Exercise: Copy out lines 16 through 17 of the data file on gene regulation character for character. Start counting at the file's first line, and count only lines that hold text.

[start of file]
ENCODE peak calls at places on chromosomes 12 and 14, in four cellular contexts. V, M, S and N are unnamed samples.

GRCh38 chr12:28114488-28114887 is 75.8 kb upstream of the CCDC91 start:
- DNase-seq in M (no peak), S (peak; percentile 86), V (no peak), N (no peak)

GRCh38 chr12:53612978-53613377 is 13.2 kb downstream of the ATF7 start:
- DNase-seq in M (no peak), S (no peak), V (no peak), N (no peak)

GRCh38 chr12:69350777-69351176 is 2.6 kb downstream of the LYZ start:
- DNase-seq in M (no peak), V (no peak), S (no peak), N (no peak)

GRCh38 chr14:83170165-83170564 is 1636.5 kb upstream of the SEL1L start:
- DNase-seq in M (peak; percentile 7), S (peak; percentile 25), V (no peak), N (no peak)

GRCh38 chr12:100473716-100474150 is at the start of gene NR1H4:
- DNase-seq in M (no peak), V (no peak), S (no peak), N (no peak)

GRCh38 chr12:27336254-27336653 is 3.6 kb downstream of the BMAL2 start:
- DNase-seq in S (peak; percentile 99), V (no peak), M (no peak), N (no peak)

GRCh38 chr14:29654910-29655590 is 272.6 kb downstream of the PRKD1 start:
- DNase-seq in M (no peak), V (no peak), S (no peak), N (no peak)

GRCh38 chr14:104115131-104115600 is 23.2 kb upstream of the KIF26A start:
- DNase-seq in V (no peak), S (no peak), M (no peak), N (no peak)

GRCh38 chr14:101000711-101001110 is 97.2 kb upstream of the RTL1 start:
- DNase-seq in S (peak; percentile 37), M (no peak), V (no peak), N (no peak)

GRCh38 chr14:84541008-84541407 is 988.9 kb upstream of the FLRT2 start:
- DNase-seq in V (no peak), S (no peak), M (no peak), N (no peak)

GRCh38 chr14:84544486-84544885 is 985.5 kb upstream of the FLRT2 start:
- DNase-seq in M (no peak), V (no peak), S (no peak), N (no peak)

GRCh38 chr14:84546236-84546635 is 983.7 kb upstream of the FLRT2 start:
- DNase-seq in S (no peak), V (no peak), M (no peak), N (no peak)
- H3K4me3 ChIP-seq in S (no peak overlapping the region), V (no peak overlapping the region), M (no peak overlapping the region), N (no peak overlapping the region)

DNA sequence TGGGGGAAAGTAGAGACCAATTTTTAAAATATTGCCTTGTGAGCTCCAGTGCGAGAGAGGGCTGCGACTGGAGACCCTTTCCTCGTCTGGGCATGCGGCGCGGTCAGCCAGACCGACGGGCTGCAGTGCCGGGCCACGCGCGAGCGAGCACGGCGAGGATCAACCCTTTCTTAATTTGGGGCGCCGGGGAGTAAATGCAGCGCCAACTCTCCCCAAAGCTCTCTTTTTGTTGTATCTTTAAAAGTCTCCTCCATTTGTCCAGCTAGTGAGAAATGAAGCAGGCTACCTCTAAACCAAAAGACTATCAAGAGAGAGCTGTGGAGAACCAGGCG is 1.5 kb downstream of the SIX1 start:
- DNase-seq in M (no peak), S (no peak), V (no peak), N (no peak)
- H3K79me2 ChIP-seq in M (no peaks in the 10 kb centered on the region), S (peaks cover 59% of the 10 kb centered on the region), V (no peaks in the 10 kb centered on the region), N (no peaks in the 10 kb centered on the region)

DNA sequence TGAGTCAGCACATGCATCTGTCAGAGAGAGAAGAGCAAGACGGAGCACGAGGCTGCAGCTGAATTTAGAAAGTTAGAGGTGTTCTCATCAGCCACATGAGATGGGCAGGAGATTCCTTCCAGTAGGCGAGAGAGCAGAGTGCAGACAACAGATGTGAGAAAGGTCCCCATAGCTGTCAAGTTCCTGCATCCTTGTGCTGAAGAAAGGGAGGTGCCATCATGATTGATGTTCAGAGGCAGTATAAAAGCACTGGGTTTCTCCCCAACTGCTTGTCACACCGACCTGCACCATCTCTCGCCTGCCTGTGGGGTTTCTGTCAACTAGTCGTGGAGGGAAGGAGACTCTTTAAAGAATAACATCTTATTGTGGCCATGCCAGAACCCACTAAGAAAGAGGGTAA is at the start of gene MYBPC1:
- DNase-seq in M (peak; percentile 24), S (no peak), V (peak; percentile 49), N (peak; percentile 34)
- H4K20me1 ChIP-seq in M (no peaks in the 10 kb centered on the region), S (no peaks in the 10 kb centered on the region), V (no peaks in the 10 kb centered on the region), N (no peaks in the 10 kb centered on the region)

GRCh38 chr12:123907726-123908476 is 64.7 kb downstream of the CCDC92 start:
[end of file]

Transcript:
GRCh38 chr14:104115131-104115600 is 23.2 kb upstream of the KIF26A start:
- DNase-seq in V (no peak), S (no peak), M (no peak), N (no peak)